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Air Travel During Pregnancy

In the old days, many obstetricians wouldn’t let a pregnant woman travel at all – much less endure the strain and stress of air travel. Today, there are too many demands on a family and on individuals to have that strict a ban on patients, and they wouldn’t likely follow the directions anyway. However, there are several steps you can take that will make travel less stressful and as easy as possible.

As in all things, be reasonable. If you’re within fifteen to thirty days of your due date, don’t get on a plane. There’s a realistic chance that, if you do, the airline staff will get to know you a lot more intimately than either of you might be comfortable with. And do you really want to answer the question, “Mommy, where was I born?” with, “Flight 521”?

That said, there are some circumstances that demand that you travel by air. One of the best allies that you have in this endeavor is the airline themselves – involve them from the moment you buy the ticket.

Policies on pregnant women traveling differ from airline to airline, so make sure you know them well before you book your ticket. Some airlines require a letter of clearance from your doctor if you’re traveling in late pregnancy – they’ll be glad to tell you what they need when you book the ticket.

Be sure to request a seat that isn’t on an exit row, which will be easier for the flight crew and for you too. Get a bulkhead seat, if at all possible. There will be more room for you there, making you more comfortable on the flight. If you have the money to spring for first class, do so. Ask the airline about getting an upgrade and ask your friends if they have miles or upgrades they’re willing to donate to help you get an upgrade.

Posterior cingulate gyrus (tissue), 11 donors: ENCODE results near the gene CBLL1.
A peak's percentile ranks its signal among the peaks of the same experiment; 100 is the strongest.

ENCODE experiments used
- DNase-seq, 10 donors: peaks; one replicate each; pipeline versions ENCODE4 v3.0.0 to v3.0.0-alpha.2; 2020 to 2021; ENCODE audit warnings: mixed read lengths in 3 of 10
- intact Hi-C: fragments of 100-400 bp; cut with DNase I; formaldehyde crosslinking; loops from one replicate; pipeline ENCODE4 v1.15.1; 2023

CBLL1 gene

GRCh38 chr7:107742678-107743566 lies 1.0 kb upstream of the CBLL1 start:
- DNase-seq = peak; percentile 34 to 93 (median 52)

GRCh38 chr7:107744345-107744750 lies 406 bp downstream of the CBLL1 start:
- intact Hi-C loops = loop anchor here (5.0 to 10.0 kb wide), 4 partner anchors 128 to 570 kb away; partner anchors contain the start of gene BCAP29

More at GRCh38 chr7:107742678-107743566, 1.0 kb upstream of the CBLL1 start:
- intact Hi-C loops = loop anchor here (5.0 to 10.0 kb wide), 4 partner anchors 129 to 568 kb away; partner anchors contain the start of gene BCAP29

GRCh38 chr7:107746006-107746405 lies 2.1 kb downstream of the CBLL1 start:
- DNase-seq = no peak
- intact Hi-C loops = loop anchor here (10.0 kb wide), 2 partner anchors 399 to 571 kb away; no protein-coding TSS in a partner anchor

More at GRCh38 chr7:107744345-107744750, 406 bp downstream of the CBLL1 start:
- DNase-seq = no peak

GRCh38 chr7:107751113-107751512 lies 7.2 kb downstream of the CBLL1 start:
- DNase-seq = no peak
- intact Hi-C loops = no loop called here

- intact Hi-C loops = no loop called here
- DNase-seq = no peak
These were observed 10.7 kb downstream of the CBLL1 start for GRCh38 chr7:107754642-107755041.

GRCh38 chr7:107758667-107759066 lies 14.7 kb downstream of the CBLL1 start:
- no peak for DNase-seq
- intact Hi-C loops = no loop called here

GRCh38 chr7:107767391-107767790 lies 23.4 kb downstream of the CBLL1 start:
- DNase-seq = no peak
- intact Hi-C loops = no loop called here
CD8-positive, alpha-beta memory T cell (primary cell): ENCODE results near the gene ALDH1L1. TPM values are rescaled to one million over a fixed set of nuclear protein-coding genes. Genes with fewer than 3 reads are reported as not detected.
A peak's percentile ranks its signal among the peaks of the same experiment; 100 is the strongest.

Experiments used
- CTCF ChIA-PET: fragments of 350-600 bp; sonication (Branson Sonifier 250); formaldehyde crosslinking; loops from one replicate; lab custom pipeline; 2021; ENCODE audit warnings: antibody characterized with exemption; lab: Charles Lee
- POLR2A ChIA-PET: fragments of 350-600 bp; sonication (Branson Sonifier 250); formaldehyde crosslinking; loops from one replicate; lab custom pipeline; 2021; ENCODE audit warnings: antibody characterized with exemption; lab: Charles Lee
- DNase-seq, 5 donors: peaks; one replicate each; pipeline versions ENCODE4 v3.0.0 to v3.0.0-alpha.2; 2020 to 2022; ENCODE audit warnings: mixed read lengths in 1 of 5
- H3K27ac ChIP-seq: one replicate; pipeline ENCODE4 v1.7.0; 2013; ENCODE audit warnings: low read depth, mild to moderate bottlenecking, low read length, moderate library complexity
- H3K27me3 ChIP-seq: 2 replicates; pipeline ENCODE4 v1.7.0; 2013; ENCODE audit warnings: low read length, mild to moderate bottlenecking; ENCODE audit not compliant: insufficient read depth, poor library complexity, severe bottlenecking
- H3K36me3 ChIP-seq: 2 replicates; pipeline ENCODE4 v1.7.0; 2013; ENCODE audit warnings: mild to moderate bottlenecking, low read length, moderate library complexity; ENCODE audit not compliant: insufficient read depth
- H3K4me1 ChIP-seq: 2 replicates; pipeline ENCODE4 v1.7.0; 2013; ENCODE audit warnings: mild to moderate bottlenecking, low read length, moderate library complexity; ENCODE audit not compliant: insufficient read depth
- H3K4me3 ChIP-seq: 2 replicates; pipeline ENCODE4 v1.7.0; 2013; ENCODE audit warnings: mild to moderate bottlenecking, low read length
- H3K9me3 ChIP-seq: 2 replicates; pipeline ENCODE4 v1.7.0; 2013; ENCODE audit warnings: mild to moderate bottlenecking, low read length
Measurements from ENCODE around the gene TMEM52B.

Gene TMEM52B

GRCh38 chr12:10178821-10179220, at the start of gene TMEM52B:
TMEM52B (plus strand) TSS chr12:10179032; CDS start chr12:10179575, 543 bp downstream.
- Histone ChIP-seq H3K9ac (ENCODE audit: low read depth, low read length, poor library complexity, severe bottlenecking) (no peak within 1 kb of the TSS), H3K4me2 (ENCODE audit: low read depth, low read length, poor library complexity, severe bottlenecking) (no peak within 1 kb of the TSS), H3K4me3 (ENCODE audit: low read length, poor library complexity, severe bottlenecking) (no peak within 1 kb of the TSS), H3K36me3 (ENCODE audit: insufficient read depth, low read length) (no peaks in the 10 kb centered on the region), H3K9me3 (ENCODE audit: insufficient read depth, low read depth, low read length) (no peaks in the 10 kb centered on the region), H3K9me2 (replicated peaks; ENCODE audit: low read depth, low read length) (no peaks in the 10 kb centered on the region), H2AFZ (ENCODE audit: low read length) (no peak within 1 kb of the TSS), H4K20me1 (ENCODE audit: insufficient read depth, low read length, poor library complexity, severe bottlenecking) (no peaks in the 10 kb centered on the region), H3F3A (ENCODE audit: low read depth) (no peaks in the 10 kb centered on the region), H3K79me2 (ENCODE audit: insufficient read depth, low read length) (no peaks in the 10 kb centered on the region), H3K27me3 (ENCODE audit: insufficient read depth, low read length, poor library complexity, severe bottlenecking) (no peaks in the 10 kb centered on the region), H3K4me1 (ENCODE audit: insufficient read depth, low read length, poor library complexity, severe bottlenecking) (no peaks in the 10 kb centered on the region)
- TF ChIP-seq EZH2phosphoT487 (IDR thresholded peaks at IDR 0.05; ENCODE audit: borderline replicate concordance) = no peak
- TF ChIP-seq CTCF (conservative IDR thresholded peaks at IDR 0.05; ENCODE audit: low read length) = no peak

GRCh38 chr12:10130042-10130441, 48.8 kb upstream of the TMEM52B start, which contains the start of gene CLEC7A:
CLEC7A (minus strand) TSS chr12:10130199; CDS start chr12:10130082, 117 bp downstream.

Also, be sure to have a long conversation with your physician about air sickness – especially if it’s something you’re prone too. There are some traditional remedies that aren’t going to be an option for you at this time, so stock up on the lemon drops and other safer options.

And even if it’s a fairly short flight, take every opportunity to move around. Blood clots in the lower legs are a possibility and a bit of in-flight activity is the best way to avoid them.

Remember that the air on a plane can be very dehydrating. Drink plenty of water before, during and after your flight. In addition, take a few healthy snacks with you so that you won't be at the mercy of salted nuts, salted pretzels and bland airplane food.

As your pregnancy moves forward, bathrooms become more and more important. However, on a plane, your access may be limited. Try to adopt a policy of aggressive use of the bathrooms – go each time you can, whether you think you can or not. This way, a bit of turbulence or a landing won’t turn into an accident waiting to happen. You might also consider the insurance of wearing an incontinence pad in your underwear.

Finally, one of the biggest hassles for all air travelers is security. The rules can change rapidly and the airlines have little choice but to grin and bear it. However, they will be glad to advise you about the best ways to approach them. At the very least, you should plan to be at the airport at least an hour ahead of your domestic flight. Do ask if pregnant mothers can go through security in the same manner as handicapped travelers. You can also call ahead and ask about reserving a wheelchair to get you to and from your gate if you have problems walking long distances.

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